More than 60 million Dropbox accounts ‘stolen’

More than 60 million Dropbox accounts ‘stolen’

Online cloud storage company Dropbox has revealed that the details of more than 60 million accounts were stolen in a previously announced breach. The company confirmed it forced password changes for a number of accounts following the breach.

The announcement highlights the ongoing risk to cloud-based services and the need for constant vigilance.

The sheer size of the recent breach was only revealed after online publication Motherboard obtained 68,680,741 records from a database trading community. A senior Dropbox employee confirmed that the data was legitimate.

The company announced: “Our security teams are always watching out for new threats to our users. As part of these ongoing efforts, we learned about an old set of Dropbox user credentials (email addresses plus hashed and salted passwords) that we believe were obtained in 2012. Our analysis suggests that the credentials relate to an incident we disclosed around that time.”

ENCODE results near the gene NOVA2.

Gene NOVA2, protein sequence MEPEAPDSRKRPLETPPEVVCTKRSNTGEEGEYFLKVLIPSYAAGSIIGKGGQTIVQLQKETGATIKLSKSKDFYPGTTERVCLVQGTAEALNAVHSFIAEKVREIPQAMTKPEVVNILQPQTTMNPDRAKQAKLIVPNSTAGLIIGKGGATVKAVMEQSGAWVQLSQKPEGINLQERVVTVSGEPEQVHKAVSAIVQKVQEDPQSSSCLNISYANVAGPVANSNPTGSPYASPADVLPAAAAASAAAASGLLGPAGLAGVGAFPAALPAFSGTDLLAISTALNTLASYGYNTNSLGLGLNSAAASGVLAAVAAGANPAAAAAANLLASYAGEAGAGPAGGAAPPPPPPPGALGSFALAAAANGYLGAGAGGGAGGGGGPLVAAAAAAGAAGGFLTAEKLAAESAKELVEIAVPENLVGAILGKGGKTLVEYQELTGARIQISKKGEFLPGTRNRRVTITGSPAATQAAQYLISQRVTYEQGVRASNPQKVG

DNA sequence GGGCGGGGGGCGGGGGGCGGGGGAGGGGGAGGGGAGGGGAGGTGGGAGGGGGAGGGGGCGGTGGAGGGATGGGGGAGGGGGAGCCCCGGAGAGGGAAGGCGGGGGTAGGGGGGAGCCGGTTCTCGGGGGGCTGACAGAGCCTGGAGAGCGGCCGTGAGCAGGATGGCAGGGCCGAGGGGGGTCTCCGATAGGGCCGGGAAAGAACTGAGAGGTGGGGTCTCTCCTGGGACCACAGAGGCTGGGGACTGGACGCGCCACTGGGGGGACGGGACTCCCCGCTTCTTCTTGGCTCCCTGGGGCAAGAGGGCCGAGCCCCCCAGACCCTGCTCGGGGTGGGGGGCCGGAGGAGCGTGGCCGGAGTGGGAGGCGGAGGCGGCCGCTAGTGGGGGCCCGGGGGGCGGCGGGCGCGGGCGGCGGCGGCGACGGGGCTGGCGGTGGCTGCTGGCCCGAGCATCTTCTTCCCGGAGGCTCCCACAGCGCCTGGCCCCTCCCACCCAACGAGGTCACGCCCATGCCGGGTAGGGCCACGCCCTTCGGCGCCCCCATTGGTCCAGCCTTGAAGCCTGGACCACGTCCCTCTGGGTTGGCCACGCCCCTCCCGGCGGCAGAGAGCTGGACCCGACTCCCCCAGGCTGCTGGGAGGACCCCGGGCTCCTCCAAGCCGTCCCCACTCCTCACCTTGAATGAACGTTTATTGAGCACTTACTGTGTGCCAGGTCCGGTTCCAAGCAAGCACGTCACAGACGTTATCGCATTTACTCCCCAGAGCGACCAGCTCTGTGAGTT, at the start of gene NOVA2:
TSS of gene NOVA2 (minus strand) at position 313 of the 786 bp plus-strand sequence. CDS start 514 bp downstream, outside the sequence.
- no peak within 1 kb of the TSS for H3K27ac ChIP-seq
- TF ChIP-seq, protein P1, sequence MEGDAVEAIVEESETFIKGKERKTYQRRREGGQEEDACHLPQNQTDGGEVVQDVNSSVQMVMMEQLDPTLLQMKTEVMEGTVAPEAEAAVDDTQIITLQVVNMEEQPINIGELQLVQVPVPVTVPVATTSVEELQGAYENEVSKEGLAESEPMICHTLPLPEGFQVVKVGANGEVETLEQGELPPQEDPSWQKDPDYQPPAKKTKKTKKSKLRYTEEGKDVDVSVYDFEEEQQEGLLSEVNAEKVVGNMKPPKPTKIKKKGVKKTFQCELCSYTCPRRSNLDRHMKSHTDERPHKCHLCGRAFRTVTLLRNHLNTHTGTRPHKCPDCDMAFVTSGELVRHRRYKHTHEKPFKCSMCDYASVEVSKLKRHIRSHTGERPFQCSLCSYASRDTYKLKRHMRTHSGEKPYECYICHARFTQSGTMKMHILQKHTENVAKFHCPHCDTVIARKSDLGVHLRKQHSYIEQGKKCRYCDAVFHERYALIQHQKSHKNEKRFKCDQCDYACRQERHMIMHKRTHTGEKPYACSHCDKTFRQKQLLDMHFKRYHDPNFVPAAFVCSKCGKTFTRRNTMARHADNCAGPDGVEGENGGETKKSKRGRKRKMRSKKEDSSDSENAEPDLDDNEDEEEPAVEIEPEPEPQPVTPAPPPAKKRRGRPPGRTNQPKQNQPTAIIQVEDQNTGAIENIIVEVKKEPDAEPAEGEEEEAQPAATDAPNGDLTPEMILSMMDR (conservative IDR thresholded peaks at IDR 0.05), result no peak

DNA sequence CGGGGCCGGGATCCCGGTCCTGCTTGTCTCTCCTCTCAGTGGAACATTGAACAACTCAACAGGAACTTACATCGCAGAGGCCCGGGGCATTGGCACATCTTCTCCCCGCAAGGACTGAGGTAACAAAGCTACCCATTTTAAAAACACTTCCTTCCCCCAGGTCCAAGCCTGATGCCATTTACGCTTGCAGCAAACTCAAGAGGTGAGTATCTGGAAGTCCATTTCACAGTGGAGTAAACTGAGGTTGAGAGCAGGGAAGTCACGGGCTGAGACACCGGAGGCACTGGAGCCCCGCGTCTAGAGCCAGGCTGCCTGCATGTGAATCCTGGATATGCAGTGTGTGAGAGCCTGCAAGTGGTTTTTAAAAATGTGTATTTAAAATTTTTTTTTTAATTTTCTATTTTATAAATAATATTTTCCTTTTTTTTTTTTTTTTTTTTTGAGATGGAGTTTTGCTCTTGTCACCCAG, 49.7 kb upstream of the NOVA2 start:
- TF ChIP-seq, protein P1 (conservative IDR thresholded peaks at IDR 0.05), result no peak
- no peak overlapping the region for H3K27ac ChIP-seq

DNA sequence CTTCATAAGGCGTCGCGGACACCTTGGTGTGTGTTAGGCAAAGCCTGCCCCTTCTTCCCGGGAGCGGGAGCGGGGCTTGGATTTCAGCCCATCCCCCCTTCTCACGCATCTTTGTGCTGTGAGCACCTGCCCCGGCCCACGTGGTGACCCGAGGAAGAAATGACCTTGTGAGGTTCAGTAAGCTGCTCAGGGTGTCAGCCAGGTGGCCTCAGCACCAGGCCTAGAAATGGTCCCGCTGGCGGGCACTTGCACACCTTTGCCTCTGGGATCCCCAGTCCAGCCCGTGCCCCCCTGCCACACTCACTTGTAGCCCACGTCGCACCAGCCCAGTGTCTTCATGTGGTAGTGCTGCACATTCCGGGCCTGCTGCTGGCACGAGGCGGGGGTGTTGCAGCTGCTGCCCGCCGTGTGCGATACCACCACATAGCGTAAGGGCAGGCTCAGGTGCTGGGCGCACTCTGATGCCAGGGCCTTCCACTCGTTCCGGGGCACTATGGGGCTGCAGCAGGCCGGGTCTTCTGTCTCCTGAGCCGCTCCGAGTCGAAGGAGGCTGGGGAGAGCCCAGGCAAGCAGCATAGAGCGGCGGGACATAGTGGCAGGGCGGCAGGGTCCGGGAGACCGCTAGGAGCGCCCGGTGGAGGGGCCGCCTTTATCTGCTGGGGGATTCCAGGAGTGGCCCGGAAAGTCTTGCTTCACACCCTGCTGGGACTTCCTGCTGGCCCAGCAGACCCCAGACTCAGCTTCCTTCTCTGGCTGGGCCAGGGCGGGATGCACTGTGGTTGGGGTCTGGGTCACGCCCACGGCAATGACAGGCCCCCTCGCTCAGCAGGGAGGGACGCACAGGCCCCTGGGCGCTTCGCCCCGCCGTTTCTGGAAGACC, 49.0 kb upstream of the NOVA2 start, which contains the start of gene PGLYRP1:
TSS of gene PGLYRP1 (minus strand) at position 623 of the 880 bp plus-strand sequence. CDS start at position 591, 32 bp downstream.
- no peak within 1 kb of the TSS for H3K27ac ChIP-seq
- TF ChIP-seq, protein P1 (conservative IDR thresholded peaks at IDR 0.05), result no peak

Motherboard said it was provided the full data set by breach notification service Leakbase.

“We’ve confirmed that the proactive password reset we completed last week covered all potentially impacted users,” said Patrick Heim, Head of Trust and Security for Dropbox.

Users advised to change passwords for other services

The passwords in the data were all encrypted using a variety of hashing techniques but Heim added that customers using the same password on other services should nevertheless consider changing their passwords there as a precaution.

As news of the 68 million-record breach spread across the internet, music service Spotify changed the passwords of millions of its accounts.

“Spotify has not experienced a security breach and our user records are secure,” the company said in an email. The password reset is merely a precaution, it said.

Because many Dropbox users may have the same passwords on multiple services, Spotify was simply taking precautionary steps, to protect those users.

While passwords for many of the stolen accounts may be secure behind hard to crack encryption, millions of email addresses are still visible in the data.

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